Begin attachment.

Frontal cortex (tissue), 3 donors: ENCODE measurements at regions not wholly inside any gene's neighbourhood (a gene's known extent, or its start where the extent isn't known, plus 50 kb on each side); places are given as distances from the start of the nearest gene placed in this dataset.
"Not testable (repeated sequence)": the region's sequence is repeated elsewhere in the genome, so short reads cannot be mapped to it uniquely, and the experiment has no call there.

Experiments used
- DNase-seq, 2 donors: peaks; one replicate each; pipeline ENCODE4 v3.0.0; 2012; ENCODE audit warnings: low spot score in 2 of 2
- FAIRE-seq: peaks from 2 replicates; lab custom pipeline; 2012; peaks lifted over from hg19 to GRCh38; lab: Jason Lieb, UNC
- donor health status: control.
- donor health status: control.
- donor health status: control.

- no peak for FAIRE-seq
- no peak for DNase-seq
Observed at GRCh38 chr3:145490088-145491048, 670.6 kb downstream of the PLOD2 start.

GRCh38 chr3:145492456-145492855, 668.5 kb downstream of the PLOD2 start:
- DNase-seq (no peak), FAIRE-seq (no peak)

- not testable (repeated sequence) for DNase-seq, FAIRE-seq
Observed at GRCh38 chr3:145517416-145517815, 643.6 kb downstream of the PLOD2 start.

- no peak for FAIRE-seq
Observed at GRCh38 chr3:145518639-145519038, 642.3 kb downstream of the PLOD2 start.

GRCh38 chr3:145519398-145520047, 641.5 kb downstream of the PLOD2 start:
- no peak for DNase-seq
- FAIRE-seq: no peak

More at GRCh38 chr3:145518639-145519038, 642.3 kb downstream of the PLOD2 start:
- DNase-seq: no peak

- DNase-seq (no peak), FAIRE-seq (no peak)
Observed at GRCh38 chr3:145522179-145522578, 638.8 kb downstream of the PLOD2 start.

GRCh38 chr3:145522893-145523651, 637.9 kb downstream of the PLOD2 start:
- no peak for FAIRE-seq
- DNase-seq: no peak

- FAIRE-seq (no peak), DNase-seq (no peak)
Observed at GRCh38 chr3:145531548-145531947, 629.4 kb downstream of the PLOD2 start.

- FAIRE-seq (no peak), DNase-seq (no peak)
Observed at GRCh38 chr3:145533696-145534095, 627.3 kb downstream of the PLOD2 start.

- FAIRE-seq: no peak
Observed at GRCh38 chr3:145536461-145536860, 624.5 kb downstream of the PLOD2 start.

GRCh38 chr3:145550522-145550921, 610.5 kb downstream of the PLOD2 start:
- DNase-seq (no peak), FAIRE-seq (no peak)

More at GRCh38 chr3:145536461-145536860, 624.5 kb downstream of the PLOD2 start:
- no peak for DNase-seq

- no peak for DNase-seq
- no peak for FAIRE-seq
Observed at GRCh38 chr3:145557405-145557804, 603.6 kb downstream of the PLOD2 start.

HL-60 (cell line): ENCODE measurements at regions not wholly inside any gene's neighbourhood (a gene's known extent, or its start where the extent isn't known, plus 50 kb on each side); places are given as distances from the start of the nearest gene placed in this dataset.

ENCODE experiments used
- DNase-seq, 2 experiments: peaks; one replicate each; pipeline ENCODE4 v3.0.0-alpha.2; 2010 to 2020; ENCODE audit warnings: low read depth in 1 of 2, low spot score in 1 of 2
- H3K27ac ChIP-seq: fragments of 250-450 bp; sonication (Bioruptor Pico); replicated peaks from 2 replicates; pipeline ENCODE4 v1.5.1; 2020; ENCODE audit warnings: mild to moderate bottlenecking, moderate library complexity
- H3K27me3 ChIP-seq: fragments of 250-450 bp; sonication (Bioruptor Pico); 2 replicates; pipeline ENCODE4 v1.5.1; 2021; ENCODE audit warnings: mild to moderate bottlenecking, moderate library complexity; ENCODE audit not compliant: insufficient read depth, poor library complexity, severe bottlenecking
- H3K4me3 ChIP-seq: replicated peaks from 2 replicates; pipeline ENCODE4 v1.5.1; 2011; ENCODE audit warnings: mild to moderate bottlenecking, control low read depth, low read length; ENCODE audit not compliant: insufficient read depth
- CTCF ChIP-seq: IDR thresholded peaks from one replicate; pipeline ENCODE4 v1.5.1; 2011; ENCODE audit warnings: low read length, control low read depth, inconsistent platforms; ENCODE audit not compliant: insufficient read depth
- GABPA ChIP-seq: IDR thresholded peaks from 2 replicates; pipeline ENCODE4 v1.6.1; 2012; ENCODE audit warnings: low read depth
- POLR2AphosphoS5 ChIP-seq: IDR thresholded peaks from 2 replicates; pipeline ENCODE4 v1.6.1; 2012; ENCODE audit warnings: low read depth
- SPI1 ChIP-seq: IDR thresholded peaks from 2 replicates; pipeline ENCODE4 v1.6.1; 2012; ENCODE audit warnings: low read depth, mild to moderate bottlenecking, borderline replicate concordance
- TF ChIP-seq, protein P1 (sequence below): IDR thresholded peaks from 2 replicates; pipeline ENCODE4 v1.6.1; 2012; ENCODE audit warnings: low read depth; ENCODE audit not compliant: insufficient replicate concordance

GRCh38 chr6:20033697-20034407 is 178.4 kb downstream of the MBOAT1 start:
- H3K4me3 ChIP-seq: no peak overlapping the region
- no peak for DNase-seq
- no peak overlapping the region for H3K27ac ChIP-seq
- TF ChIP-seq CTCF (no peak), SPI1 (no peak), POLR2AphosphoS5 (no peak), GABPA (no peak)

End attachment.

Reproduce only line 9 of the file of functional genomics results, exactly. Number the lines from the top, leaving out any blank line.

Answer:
- no peak for FAIRE-seq